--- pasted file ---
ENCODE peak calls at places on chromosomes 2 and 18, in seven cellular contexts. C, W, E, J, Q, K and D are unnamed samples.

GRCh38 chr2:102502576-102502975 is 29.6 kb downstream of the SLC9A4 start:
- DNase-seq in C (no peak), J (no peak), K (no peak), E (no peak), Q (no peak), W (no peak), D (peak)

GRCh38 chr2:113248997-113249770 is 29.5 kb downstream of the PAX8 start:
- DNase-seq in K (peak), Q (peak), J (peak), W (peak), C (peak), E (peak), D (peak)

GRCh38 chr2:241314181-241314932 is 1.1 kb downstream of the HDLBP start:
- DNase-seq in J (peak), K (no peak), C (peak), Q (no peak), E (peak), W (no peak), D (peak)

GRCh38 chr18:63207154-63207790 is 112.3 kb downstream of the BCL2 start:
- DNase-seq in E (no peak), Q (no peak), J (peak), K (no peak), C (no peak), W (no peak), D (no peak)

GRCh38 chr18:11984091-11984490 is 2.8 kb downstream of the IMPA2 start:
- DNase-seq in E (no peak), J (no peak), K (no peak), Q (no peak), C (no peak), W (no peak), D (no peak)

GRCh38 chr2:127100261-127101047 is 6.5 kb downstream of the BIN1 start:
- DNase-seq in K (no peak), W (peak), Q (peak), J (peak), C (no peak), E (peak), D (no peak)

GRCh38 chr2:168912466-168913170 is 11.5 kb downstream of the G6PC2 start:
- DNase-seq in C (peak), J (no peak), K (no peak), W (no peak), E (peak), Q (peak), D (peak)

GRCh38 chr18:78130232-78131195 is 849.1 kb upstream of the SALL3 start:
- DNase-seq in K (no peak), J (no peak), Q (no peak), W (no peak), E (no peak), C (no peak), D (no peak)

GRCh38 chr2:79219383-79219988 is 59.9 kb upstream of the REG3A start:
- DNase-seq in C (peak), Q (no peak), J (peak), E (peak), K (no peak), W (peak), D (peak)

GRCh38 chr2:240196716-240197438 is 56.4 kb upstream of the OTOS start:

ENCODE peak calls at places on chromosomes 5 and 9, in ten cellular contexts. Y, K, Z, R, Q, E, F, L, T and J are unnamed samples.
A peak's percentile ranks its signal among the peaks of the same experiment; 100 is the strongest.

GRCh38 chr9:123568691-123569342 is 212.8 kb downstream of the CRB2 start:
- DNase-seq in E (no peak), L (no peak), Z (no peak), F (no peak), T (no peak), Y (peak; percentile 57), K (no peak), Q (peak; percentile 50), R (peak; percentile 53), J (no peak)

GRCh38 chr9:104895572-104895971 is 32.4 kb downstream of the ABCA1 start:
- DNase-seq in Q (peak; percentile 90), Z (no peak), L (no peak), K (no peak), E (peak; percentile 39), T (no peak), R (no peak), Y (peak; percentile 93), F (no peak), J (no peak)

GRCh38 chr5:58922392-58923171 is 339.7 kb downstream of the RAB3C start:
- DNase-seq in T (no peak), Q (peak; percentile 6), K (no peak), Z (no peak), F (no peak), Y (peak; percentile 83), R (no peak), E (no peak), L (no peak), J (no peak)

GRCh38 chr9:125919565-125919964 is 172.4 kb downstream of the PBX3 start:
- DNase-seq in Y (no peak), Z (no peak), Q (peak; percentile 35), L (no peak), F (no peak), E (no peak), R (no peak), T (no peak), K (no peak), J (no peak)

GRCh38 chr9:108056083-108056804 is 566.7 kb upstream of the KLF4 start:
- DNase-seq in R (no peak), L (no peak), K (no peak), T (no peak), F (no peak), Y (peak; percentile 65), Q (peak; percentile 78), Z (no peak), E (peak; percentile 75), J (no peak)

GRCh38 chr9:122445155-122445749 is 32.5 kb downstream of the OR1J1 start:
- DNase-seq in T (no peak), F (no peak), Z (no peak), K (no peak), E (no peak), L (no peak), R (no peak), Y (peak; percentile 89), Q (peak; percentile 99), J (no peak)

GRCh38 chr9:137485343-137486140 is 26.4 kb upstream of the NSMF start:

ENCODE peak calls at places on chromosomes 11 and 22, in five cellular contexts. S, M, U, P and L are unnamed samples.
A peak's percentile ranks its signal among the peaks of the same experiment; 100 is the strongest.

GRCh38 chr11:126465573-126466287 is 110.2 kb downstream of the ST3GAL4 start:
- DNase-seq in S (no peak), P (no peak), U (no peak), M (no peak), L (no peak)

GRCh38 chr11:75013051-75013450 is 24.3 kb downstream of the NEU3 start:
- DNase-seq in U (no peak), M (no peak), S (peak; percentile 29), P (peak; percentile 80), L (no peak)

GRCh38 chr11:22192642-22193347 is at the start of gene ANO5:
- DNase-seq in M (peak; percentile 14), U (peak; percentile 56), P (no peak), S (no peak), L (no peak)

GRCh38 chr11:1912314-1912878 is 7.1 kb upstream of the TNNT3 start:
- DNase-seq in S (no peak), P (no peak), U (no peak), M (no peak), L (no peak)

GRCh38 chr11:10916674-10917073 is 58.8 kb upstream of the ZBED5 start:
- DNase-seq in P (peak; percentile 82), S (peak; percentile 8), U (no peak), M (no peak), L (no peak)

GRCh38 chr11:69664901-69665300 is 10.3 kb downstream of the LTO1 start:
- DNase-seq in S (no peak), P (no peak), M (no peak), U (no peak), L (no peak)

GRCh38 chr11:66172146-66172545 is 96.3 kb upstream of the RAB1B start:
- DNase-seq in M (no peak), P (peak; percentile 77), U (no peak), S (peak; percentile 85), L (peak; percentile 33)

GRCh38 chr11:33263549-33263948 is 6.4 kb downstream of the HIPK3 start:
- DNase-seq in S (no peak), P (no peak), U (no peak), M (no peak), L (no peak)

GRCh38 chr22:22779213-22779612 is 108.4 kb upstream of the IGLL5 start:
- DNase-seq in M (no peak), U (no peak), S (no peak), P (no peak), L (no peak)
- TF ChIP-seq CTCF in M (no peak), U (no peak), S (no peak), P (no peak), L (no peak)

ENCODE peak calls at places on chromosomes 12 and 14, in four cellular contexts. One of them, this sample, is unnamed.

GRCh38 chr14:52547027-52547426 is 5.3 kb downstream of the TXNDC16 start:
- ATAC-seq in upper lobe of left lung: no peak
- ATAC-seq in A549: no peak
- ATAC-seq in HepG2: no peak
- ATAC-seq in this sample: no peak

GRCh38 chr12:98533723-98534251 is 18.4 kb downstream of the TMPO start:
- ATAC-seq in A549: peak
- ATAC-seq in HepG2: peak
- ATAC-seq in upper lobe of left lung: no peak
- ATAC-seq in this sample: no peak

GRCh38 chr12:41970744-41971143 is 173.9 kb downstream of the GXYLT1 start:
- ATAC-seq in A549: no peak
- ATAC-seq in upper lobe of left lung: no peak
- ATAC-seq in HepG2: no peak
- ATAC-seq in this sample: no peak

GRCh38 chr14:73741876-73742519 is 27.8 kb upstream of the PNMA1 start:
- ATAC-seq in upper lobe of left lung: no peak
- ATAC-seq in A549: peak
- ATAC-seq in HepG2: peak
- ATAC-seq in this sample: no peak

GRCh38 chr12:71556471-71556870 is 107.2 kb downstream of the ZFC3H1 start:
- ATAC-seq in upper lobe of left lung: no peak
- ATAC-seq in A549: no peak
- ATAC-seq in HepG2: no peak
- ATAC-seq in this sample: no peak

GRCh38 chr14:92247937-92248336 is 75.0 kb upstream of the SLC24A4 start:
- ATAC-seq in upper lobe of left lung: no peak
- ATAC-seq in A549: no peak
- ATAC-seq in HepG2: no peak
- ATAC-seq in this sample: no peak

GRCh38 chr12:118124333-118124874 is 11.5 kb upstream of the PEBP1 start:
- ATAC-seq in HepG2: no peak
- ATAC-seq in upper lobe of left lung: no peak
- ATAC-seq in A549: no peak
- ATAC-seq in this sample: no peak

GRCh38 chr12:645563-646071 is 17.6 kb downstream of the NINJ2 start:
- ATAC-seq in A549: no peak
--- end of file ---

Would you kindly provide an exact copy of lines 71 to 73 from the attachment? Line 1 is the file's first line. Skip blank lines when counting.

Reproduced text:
- ATAC-seq in HepG2: no peak
- ATAC-seq in this sample: no peak

GRCh38 chr14:73741876-73742519 is 27.8 kb upstream of the PNMA1 start: